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Lateral thought needed

IRONICALLY, in the electronic age, one of the world’s oldest forms of trade is making a comeback.

Trade in barter dollars has been proving internationally successful for the past thirty years.

In Australia, Bartercard is proving to be very helpful to its members.

In fact, Bartercard executive director Trevor Dietz said Bartercard was internationally regarded as the best in its field.

Bartercard South franchisee Rod Brown said one of the first benefits for joining Bartercard was the increase in sales that would not have been obtained any other way.

Each Bartercard member becomes a member of the Bartercard network that is designed to help trade between members.

“Once they begin using Bartercard, it increases the bottom line cash profitability of the business substantially,” Mr Brown said.

He said Bartercard was not intended to be a major part of business turnover.

Ideally it should be somewhere between 5 per cent and 15 per cent.

“Take a business with a gross profit of fifty cents in the dollar. If we increase its turnover by 5 per cent and offset 5 per cent of its existing expenditure, that increases its bottom line profits by 38 per cent,” Mr Brown said.

“A very small amount of business done on Bartercard can produce a huge difference in bottom line cash profitability.”

All Clear Water’s John Slisar said the best aspect of Bartercard was meeting like-minded lateral thinkers who chose to join the system.

“It’s an interesting concept and only the visionary can get their head around it at first,” Mr Slisar said.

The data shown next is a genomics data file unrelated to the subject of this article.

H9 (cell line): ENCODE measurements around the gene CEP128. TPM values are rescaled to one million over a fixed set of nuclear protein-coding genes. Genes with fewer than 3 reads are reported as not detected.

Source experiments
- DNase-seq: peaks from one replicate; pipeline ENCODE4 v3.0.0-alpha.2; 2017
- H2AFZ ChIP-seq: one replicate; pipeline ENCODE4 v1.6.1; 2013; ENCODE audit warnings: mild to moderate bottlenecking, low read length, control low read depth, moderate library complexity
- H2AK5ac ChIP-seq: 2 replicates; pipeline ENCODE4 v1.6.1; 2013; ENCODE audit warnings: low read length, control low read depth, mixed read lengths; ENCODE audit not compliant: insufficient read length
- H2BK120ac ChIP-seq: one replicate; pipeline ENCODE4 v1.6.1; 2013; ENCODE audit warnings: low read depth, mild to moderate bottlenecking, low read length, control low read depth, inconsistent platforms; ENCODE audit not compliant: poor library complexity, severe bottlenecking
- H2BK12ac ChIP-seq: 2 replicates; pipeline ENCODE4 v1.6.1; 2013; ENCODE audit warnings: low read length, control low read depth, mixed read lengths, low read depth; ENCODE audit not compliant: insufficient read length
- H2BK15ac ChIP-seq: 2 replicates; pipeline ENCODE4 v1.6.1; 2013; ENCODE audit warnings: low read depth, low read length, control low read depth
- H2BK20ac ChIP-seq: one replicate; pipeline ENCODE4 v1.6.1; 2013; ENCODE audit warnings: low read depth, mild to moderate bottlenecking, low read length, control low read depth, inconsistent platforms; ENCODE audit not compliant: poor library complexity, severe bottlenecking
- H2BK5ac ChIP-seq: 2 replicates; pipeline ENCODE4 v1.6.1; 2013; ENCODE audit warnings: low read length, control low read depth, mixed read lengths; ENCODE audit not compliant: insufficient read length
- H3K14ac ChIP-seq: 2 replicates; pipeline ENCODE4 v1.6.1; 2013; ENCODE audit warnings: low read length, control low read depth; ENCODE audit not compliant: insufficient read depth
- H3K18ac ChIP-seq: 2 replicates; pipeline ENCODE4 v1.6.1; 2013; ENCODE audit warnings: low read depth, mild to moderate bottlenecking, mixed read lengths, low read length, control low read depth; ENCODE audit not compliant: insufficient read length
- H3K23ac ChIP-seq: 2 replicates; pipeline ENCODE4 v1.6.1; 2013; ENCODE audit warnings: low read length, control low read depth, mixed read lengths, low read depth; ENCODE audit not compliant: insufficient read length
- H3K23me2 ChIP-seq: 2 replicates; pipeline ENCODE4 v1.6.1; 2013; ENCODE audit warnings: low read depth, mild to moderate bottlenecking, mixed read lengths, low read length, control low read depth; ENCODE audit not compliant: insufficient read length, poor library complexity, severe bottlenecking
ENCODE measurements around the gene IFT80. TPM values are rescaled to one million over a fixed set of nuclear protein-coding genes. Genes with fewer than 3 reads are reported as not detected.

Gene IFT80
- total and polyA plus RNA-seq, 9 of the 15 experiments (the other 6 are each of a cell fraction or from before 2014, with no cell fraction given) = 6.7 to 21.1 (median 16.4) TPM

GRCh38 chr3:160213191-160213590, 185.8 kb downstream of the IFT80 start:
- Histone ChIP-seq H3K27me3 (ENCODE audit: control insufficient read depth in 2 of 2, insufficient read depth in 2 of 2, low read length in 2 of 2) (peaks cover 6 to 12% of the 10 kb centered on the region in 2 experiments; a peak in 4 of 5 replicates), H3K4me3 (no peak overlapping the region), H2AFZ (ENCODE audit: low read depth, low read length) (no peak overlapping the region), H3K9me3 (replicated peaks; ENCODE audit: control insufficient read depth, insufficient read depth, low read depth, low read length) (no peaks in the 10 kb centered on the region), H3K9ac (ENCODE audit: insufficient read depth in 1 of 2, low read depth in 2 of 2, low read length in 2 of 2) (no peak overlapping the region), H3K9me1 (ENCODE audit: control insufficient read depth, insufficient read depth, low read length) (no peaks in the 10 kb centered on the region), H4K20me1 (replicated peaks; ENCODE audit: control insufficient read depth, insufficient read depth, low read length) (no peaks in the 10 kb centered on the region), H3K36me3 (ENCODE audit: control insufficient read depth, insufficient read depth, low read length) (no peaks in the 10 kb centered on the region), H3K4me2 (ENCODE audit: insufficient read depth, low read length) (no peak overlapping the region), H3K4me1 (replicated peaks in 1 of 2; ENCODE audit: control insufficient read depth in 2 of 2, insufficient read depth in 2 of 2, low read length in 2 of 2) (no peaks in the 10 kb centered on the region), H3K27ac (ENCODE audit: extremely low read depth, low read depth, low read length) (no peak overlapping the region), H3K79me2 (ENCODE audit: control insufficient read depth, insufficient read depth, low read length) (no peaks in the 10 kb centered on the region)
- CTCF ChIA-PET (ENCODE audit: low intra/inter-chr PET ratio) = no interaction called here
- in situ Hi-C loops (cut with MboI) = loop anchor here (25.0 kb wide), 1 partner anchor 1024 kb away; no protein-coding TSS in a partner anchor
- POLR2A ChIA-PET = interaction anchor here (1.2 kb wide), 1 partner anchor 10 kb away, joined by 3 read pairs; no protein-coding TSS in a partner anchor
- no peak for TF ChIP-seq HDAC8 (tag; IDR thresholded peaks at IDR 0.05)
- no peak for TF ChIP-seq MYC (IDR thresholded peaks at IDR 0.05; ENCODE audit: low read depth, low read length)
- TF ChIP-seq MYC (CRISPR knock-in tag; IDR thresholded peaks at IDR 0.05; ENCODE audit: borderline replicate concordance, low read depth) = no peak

“Most people who don’t use Bartercard don’t understand how you can start your Bartercard transactions with a $2,000 overdraft.

“The fact is you have to give before you can receive.”

Mr Brown said the American Chamber of Commerce had projected that trade through methods such as Bartercard would be used in half the world’s companies by late in the year 2000.

“Maybe they’re a little optimistic with their figures but counter trade transaction are fairly large,” he said.

Mr Brown said using Bartercard required lateral thinking because using it to offset business expenditure was the reverse of traditional business – where a business has to sell its product first.

“The business then receives payment somewhere between thirty and sixty days later,” he said.

“After it has paid its suppliers and overheads, the business has some money left to spend. Its ability to spend is controlled by its sales.

“In Bartercard, it’s the business’ purchases that controls its sales. The more a business spends on Bartercard, the more sales can be generated.”

However, the system does have its limits. Trade dollars can only be traded with other Bartercard members – but as membership grows, flexibility is increasing.

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